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Pelosi presses Mnuchin on $500B coronavirus 'interim' package

Pelosi presses Mnuchin on $500B coronavirus 'interim' package
© Greg Nash

Speaker Nancy PelosiNancy PelosiObama chief economist says Democrats should accept smaller coronavirus relief package if necessary The five biggest challenges facing President-elect Biden Democrats were united on top issues this Congress — but will it hold? MORE (D-Calif.) on Friday pressed the Trump administration to boost funding for states and hospitals in the next round of coronavirus relief, which stalled in the Senate a day earlier.

In a phone call with Treasury Secretary Steven MnuchinSteven Terner MnuchinMonumental economic challenges await Biden's Treasury secretary Biden's Treasury pick will have lengthy to-do list on taxes On The Money: Initial jobless claims rise for 2nd week | Dow dips below 30K | Mnuchin draws fire for COVID-19 relief move | Manhattan DA appeals dismissal of Manafort charges MORE, Pelosi said that while Democrats support an additional $250 billion for small businesses, as the administration and congressional Republicans have proposed, they'll also insist on language ensuring that businesses owned by minorities, and those operating in rural areas, are able to access the funds quickly, according to Pelosi spokesman Drew Hammill.

Marginalized small businesses have struggled to access funding under the $350 billion first-come, first-served emergency loan program approved by Congress, raising concerns that the bulk of the benefits will go to larger enterprises that have well-greased relationships with lending institutions.

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"[Pelosi] reiterated Democrats’ position that the initiative must not solidify the disparity in access to capital faced by many small businesses in underserved areas," Hammill said in an email.

The Treasury Department did not immediately respond to a request for comment.

Democrats also want an additional $150 billion for state and local governments, to help facilitate the emergency response, and $100 billion more for hospitals and community health centers providing front-line care in the coronavirus fight. Those requests come on top of the $150 billion for states, and roughly $120 billion for hospitals, already adopted late last month in the $2.2 trillion Coronavirus Aid, Relief, and Economic Security (CARES) Act.

At the direction of the White House, Senate Republicans sought Thursday to pass legislation providing an additional $250 billion for quick-access loans to small businesses under the Paycheck Protection Program, an emergency initiative created under CARES. It was blocked by Senate Democrats because it excluded the same provisions Pelosi is seeking.

Mnuchin and Senate Minority Leader Charles SchumerChuck SchumerThe five biggest challenges facing President-elect Biden Collins urges voters to turn out in Georgia runoffs Protect America's houses of worship in year-end appropriations package MORE (D-N.Y.) have been in negotiations to break the impasse. Pelosi's conversation with the Treasury secretary on Friday is an indication she'll be central to any agreement, which would also need to move through the House, controlled by Democrats, to reach President TrumpDonald John TrumpTrump rages against '60 Minutes' for interview with Krebs Cornyn spox: Neera Tanden has 'no chance' of being confirmed as Biden's OMB pick Pa. lawmaker was informed of positive coronavirus test while meeting with Trump: report MORE's desk.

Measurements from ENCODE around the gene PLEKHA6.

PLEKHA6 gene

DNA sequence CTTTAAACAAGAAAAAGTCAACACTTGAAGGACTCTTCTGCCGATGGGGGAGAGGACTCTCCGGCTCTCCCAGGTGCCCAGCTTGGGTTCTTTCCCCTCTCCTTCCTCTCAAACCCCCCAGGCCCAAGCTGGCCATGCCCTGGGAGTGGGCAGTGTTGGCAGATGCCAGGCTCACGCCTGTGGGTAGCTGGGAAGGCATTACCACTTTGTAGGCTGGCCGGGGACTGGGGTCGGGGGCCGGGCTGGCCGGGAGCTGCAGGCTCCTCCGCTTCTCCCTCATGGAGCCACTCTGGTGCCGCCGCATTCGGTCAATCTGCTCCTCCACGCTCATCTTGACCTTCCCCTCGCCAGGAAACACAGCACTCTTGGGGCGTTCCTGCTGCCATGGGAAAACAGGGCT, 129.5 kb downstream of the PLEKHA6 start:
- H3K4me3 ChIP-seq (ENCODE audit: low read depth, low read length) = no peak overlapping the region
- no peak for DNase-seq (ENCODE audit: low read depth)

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Separately, Democrats are working on a much broader package, dubbed CARES 2, to include a boost in funding for medical supplies, coronavirus care, unemployment insurance and cash payments to individuals.

House Democrats have grumbled that they were largely cut out of the negotiations over the initial CARES bill; Pelosi is fighting to ensure the lower chamber plays a greater role in what's to come.

“The Speaker recommends proceeding on a bipartisan basis involving the four corners of the House and Senate so that Congress can move expeditiously on an interim package and a CARES 2 package to put additional money in the hands of those who need it most and ensure our frontline workers have the resources they need,” Hammill said in an email.

Pelosi was joined on Friday's call by Rep. Peter DeFazioPeter Anthony DeFazioDemocrats were united on top issues this Congress — but will it hold? On the Trail: Five House results illustrate a politically divided America OVERNIGHT ENERGY: Down ballot races carry environmental implications | US officially exits Paris climate accord  MORE (D-Ore.), chairman of the House Transportation and Infrastructure Committee, who's crafting a sweeping infrastructure bill that Democrats hope, eventually, to incorporate in Congress's coronavirus response.

DeFazio and Mnuchin spoke about a provision of the CARES Act, soon to be launched by Treasury, designed to keep airline workers employed through the crisis, Hammill said.

DeFazio's office declined to comment.

Updated at 4:21 p.m.